In writing a monthly veterinary column about horses and horse problems, I’m often faced with the dilemma of what subject to address. I’ve never intended to imply how to diagnose or treat a medical problem with your horse, but rather to try and inform owners about various conditions. This month, I’ll try and communicate what I’ve observed over the years in approaches to treating and handling horses with medical problems.
Firstly, I would address my impression of horses and their natural reactions. Horses that successfully evolved did so by learning defensive and self-protective mechanisms. Studying horses in the wild shows that their first reaction to any intrusion into their space is met with suspicion and their being prepared to escape. If cornered and threatened, they’re prepared to fight.
I think these qualities are valuable to remember when approaching a horse to administer medications. Administering routine medications, such as paste wormers or vaccinations, should be done slowly and easily, and with no surprises to the horse. It really is no different than getting a colt started accepting a bit in his mouth.
Horses have a keen sense of picking up on body language and become suspicious if they detect anxiety on the part of a person. They also have very good memories. The problems I’ve seen with horses becoming difficult to medicate have usually been the result of people error. The people error is usually a product of insecurity or anxiety in doing the job, and being too hasty or intrusive and causing a negative experience.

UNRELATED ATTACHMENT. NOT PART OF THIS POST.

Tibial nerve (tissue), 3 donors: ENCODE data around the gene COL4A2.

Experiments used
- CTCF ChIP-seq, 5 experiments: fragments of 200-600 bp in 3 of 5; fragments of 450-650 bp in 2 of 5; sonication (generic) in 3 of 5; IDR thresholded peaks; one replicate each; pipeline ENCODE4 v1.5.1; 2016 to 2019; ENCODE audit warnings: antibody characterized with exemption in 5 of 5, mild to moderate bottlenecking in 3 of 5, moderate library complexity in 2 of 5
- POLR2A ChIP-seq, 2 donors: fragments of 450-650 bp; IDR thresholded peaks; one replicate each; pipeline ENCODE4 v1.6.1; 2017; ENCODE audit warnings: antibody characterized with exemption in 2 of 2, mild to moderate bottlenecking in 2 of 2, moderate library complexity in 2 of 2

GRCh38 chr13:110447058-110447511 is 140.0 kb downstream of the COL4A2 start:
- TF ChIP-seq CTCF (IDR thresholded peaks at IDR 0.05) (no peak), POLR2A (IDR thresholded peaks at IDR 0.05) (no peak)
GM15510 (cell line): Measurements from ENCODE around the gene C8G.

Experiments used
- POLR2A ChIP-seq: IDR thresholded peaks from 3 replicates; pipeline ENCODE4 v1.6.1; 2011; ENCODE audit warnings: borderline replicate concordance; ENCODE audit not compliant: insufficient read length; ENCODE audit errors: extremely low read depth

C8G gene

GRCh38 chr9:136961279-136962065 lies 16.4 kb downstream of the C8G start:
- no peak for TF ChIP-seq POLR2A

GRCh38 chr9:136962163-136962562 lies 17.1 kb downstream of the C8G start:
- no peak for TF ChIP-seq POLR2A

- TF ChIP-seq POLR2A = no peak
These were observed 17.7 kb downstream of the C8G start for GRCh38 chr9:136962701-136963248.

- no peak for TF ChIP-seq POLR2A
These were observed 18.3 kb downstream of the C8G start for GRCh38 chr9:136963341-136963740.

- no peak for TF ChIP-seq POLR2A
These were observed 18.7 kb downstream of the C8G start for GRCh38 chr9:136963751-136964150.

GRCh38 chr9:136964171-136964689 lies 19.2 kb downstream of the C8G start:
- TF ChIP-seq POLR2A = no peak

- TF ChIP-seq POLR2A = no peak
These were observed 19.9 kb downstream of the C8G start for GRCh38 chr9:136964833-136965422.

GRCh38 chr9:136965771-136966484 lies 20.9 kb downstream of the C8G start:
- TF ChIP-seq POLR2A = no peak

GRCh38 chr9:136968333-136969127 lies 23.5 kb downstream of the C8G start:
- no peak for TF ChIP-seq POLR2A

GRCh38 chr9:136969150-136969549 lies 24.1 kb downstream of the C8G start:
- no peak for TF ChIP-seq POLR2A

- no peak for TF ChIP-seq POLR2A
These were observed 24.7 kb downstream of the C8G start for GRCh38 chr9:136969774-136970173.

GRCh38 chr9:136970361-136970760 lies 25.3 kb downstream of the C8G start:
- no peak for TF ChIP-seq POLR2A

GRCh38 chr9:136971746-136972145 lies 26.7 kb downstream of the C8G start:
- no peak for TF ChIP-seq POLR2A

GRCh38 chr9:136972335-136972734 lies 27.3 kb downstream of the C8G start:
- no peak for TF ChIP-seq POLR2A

The next time someone approaches the horse, he or she is starting off with an escalation of suspicion, and pretty soon you can have a “mission impossible” scenario. In earning a horse’s confidence, one has to be confident yourself in what you’re doing. Take your time, and never try to fool or “trick” a horse. You’re not as fast as a horse, especially a suspicious one.
I’ve become more aware of these generalities in treating horses over the years, and have sometimes altered my advice on treatment accordingly. If there is a procedure that is uncomfortable, I don’t hesitate to use sedation to minimize discomfort and bad memories on the horse’s part. I don’t advise any repeated treatment procedure that doesn’t end with a calm, confident atmosphere. Stay friends with your horse.